Jonas Olofsson: Uppsala University, Postal: Ekonomikum , Box 513 , SE-751 20 UPPSALA , Sweden
Abstract: From the late 1970s to the early 1990s Sweden diverted from the rest of Western Europe. The employment rate was high and unemployment was kept very low. But in the early 1990s unemployment started to rise also in Sweden. In this paper the worsened situation for low educated in general, and youth in particular, are related to two institutional factors: a changed organisation of vocational education in upper secondary schooling and changes in labour market policy, where changes in vocational education is understood as a cause and changes in labour market policy as an effect of rising obstacles for low educated. Of course, there are several other factors that have to be considered in order to get the full picture, but reforms in the upper secondary school system as well as in labour market policy are of great interest as they can be apprehended as parts of broader changes in the traditional Swedish labour market model. Studies of changes in the Swedish model can also be seen as part of a wider research interest concerning the effectiveness of competing institutional models of capitalism. It’s argued that changes in schooling are an important factor behind increasing social marginalisation and income dispersion. The focus is primarily on the ages between 20 and 24. Changes in upper secondary schooling are also valued in connection to the supply of youth measures connected to labour market policy. Since the beginning of the 1990s, there has been a huge increase of participants in programs directed to youth. This is a direct effect of rising unemployment and increasing troubles for those with unfinished upper secondary education. But it’s also possible to trace changes in labour market policy to broader institutional transformations in the Swedish labour market model. These changes will first and foremost be analysed as an expression of stronger segmentation forces.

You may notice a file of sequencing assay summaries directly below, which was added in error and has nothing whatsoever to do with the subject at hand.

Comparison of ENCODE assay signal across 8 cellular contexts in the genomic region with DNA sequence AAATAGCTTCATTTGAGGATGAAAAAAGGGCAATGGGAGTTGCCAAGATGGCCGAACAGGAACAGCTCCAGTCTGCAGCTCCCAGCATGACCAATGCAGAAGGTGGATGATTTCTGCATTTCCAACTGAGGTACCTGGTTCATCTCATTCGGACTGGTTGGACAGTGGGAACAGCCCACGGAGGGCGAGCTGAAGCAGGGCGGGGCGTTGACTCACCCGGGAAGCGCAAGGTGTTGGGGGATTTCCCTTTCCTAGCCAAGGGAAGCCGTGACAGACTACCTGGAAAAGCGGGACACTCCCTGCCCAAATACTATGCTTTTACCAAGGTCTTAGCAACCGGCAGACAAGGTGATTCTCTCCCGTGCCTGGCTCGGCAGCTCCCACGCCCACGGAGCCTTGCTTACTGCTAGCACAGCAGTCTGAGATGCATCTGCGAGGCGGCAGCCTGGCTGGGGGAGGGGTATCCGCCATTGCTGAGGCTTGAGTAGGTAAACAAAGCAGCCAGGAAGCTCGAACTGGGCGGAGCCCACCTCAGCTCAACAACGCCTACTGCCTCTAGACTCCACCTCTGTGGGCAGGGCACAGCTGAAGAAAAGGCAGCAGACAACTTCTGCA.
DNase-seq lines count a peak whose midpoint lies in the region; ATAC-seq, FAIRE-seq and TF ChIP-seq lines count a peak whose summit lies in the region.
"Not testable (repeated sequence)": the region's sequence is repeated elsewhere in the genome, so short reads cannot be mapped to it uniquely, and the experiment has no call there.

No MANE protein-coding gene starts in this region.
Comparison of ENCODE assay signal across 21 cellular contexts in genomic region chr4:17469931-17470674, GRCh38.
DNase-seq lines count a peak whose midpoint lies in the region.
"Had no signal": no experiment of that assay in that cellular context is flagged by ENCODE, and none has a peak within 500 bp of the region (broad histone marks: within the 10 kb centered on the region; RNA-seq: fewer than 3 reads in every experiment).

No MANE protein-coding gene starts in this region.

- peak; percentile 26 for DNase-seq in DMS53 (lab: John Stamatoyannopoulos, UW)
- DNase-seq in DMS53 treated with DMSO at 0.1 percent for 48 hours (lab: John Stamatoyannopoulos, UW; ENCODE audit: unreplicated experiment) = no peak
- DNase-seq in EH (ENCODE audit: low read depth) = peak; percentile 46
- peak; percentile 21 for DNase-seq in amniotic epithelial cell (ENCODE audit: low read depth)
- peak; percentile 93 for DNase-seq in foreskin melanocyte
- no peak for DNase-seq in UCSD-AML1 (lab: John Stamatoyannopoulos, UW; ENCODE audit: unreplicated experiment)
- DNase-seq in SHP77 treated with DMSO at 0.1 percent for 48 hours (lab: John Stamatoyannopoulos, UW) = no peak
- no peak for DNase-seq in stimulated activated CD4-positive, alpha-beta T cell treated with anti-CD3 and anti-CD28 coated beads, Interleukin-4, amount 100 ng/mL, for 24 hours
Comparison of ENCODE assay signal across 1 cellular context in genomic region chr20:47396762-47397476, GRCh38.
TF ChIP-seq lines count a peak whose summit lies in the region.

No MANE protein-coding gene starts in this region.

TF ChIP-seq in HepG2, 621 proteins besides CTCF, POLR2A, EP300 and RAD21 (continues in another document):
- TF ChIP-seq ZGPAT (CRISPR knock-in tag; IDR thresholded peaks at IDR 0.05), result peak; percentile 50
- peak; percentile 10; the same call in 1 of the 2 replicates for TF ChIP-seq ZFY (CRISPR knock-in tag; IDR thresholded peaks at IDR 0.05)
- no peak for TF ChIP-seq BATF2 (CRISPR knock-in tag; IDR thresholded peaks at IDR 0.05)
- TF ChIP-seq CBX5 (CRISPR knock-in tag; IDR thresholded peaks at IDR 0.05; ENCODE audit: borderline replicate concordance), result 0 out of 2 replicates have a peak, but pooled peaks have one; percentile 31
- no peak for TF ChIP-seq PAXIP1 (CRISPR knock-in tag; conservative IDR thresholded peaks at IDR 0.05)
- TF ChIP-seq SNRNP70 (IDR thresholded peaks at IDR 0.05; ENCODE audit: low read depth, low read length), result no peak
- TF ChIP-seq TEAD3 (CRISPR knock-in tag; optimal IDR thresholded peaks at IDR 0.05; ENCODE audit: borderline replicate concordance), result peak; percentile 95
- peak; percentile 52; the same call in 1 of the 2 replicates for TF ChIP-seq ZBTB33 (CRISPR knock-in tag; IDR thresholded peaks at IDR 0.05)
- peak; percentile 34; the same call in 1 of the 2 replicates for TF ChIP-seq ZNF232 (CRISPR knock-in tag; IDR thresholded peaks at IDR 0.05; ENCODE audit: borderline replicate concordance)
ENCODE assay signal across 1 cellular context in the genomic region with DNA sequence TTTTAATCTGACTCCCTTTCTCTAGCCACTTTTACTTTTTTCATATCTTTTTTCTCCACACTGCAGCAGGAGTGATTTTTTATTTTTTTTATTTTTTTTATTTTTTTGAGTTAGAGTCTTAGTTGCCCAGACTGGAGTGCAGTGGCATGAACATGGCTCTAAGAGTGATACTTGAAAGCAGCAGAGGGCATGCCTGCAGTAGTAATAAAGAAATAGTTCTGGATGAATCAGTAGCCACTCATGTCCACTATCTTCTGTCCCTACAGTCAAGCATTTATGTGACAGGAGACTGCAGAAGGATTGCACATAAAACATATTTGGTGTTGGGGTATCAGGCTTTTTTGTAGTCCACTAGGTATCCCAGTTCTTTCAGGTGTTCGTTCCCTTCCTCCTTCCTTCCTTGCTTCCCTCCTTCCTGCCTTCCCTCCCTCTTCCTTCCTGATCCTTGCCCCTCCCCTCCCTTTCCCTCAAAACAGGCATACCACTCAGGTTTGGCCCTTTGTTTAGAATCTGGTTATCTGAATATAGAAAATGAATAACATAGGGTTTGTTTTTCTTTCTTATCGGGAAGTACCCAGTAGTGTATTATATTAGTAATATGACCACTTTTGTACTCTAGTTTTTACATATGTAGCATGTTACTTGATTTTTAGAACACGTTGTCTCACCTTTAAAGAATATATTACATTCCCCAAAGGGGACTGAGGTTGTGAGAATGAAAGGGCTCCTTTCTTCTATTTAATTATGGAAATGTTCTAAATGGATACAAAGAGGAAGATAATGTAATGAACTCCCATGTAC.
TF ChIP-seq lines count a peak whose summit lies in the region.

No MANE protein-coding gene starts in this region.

30 pages, December 12, 2005
Price: 25 SEK
Note: ISSN 1652-120X ISBN 13:978-91-89655-76-8 ISBN 10: 91-89655-76-1
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